Friday, March 25, 2011

Smoke, drink and be marry

I saw 'Tanu weds Manu' a couple of days ago. A fairly timepass tale of a Kanpur ki kudi and London ka laayak doctor.

Am sure whoever wanted to see the film in the theatre has done so by now, so I am going to freely spill all the beans. (Not that the title leaves any doubt about the eventual outcome of the phillum).

The crux of the issue is that Tanuja Trivedi (or Tanu) is a not-so-typical girl from Kanpur. She is a rebel, but one without a cause apart from 'ma-baap ki pasand ke ladke se shaadi nahin karoongi'.

Other signs of her non-Kanpur identity include smoking like a chimney, drinking like a fish, and swearing like a character in a Vishal Bharadwaj film.

There's also the unsuitable boy whose name Tanu has tattooed on her chest and wants to run away into kachori country with. More for 'bhaag kar shaadi karne ki thrill' than love, lust or any other motive fathomable to regular human beings.

My point is this: If Tanu really was such a rebel what was she doing sitting at home, waiting for boys to be paraded in front of her? If Tanu was really a kudi 'jo kisi ke baap se bhi nahin darti' she would not counting on a dose of sleeping pills to scare away potential suitors.

She would be making use of her Delhi University education to stay independently, far from home. Immune to parental plots. Able to say "I will marry... someday... and if I need your help to make it happen I'll let you know!"

Which is what Manu seems to be doing - ek to mummy peechhe padi hain aur doosra nerdboy has no lovelife to speak of. Although he is loath to admit it and justifies the ritual of 'seeing girls' by saying: "Shaadi bhi to ek kaam hai, kar hi lete hain."

Actually, it's lucky he fell in love with this sleepwalking chick at first sight. (bechara pehli baar halwa soongh kar hi fisal gaya!)

One interesting point is how Manu hardly cares about Tanu's 'character'. or lack of it, in the traditional sense. Unlike the ancient Indian predilection for innocent, virgin pina coladas.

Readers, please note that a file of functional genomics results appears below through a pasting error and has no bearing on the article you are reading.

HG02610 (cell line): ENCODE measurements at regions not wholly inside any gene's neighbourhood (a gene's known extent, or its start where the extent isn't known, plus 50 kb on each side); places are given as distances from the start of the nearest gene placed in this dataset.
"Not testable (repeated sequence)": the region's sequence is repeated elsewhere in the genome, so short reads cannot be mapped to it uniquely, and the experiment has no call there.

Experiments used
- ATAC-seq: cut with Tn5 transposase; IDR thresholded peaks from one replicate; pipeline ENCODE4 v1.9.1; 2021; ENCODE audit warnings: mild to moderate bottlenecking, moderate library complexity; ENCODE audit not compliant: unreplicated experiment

So kahin na kahin kuch badal raha hai.

But will he be as flexible, accomodating and unlike-most-Indian-men after marriage, as he appears to be before? That is the million pound question, a gamble Tanu is taking.

So this is a movie and it has to follow its course but what of real life Tanus and Manus?

The bottomline is this: If you truly want to live your life on a non-traditional template you have to make tough choices. Big choices. Create your own identity.

Stand by your own values and convictions (even if they aren't shared by the world at large).

If you want something more, something different from life don't get trapped in the small stuff - like smoking, drinking, changing boyfriends.

Experimentation is good, but only to help you arrive at personal guiding principles.

Friday, March 18, 2011

An opportunity for professionals

Three years ago I wrote about The Four Fountains Spa, in my 'Young Entrepreneur Series'. Like all startups they had ambitious plans. Lekin kuch kar paaye ki nahin?

Well, it's nice to know from founding member Anurag Kedia that Four Fountains is indeed doing very well. From 2 spas back in 2008 (both in Pune), they've expanded to 11 spas across 6 cities (Mumbai, Pune, Goa, Manali, Bhopal & Aurangabad).

9 of these spas are operated by franchisees and Four Fountains is actively looking for partners to expand into existing and new markets. Here's the deal:

Partner with The Four Fountains Spa

Four Fountains - India's fastest growing spa chain - is looking for professionals who would like to be franchisees and run their own show! The USP of The Four Fountains Spa is to offer quality spa services at half the prices of other comparable spas.

Four Fountains has a unique business model with investment that is a fraction of other spas and yet offers great returns, as well as other benefits -

1. Professional management with its founders from IIM Ahmedabad and SP Jain
2. 360 degree marketing with a dedicated team to support
3. Dedicated training academy to ensure quality manpower
4. Comprehensive SOPs and audits for ensuring quality and service levels
5. HR policies for employee motivation and retention

The expansion plans are pan India with an immediate focus on Mumbai, Pune and Bangalore. If you or anyone you know would like to be a part of this amazing growth story, do get in touch.